With the imminent arrival of a new administration and Congress in the U.S, which will inherit a 15-year, $115 billion USD investment in Afghanistan, the Special Inspector General for Afghanistan (SIGAR) has rendered a High-Risk List.
SIGAR states the list outlines critical areas threatening reconstruction in Afghanistan and is for the new administration and Congress to consider when crafting policies.
The report stated the “price has been high”.
It said since 2001, 2,247 U.S military personnel have died and more than 20,000 have been wounded in Afghanistan. Adjusted for inflation, the U.S has spent more on Afghanistan’s reconstruction than it did on the Marshall Plan to rebuild Western Europe after World War II and that reconstructing Afghanistan has been the largest expenditure to rebuild a single country in our nation’s history.
The report also stated that reconstruction challenges remain and that the Afghan security forces are not yet capable of providing security for the whole country.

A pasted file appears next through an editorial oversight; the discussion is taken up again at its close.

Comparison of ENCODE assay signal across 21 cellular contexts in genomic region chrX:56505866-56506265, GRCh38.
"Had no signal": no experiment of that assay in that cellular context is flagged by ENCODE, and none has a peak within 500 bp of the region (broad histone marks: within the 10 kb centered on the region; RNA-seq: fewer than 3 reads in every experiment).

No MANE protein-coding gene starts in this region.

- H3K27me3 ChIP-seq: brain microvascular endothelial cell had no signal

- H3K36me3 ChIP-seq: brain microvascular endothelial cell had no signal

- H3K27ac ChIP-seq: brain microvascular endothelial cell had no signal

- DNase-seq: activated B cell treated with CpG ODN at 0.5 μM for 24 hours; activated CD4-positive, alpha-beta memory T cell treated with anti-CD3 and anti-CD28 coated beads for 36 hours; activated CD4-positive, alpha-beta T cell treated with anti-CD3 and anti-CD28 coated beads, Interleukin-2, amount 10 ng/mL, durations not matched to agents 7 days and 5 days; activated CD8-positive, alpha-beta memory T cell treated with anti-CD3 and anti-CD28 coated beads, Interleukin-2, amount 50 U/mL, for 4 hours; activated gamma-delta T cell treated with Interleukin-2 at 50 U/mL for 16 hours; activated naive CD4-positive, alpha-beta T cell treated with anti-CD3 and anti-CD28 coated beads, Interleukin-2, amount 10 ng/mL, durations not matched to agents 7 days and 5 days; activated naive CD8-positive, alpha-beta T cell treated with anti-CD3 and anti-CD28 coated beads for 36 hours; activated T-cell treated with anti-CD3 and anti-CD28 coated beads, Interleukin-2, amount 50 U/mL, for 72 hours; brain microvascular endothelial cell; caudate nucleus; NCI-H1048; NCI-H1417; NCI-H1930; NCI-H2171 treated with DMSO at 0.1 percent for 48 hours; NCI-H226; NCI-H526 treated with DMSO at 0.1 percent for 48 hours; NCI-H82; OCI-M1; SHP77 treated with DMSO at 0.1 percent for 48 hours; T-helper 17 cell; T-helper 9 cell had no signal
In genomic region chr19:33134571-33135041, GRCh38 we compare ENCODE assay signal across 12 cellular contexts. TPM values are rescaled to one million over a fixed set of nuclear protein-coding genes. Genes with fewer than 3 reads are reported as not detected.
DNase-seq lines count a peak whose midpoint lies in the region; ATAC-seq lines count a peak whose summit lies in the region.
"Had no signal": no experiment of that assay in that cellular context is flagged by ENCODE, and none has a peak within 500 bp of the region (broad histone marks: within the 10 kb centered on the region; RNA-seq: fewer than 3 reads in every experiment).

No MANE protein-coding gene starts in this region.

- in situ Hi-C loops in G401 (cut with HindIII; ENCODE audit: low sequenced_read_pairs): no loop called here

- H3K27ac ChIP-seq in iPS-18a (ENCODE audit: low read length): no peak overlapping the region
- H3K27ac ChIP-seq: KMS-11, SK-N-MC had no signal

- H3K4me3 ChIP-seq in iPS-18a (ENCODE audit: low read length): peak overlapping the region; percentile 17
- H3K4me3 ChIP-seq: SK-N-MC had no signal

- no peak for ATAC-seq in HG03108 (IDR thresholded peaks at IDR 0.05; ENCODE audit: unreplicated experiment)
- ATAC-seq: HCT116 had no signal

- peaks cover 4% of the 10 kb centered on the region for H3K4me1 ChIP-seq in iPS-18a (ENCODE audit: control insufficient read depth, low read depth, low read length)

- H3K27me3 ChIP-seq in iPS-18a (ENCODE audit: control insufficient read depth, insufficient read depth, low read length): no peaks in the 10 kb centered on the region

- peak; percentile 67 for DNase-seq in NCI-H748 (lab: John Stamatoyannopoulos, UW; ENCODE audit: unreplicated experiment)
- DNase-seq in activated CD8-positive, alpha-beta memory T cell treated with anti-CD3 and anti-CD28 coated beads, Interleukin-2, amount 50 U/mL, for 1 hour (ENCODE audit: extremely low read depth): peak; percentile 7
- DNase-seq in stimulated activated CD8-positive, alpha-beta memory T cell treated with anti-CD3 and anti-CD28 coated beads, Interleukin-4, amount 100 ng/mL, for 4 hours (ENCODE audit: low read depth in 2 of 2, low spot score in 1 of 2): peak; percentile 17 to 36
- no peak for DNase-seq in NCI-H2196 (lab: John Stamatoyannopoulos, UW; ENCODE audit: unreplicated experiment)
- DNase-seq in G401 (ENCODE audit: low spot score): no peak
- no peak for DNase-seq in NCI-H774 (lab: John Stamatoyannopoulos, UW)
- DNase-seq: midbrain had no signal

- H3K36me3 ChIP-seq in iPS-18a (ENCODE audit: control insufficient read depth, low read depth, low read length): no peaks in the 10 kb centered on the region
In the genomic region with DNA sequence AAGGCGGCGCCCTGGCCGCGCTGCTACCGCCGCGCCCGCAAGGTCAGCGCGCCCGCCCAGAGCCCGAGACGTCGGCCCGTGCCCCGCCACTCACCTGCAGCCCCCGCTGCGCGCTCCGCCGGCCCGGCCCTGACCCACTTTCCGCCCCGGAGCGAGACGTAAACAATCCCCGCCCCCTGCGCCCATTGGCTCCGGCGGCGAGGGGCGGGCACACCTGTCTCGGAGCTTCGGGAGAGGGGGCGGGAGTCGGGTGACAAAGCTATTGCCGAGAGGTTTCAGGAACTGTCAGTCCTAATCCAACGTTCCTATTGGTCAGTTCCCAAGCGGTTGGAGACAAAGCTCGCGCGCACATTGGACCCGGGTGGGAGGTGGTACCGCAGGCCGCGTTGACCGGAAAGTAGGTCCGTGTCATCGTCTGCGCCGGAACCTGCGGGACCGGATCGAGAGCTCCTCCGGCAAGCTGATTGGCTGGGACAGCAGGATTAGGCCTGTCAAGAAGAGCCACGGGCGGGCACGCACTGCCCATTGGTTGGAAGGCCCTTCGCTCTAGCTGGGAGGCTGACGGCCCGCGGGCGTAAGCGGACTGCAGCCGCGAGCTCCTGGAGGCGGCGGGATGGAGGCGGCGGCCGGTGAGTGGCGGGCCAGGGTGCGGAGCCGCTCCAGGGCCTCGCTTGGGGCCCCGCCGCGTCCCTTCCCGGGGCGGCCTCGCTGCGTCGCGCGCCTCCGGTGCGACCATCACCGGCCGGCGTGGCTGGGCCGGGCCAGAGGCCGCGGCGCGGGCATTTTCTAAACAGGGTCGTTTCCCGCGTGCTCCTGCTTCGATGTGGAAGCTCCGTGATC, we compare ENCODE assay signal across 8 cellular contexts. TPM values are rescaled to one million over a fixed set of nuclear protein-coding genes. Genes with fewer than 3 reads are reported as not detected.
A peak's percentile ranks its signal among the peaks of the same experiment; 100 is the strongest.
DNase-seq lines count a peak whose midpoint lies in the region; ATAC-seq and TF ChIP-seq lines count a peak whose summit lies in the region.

It said the Afghan government cannot sustain many of the investments that the U.S has made and that despite a U.S investment of $8.5 billion USD in counter-narcotics, Afghan opium production is at an all-time high.
“Despite a $70 billion U.S investment in the Afghan security forces, only 63 percent of the country’s districts are under Afghan government control or influence. Corruption has the eroded legitimacy of the Afghan government, limiting its effectiveness and bolstering support for the opposing insurgency.
After 15 years, Afghanistan still cannot support itself financially or functionally. Long-term financial assistance is required if the country is to survive,” the report stated.
It also said: “The ANDSF has not yet been capable of securing all of Afghanistan and has lost territory to the insurgency. As of August 28, 2016, USFOR-A reported that only 63.4 percent of the country’s districts were under Afghan government control or influence, a reduction from the 72 percent as of November 27, 2015. Capability gaps in key areas such as intelligence, aviation, and logistics are improving, but still hinder effectiveness.”
SIGAR identified eight high-risk areas that addresses systemic problems facing U.S-funded reconstruction efforts in Afghanistan. Thee high-risk areas include Afghan Security Forces Capacity and Capabilities; Corruption; Sustainability; On-budget support; counter-narcotics; contract management; oversight and planning and strategy.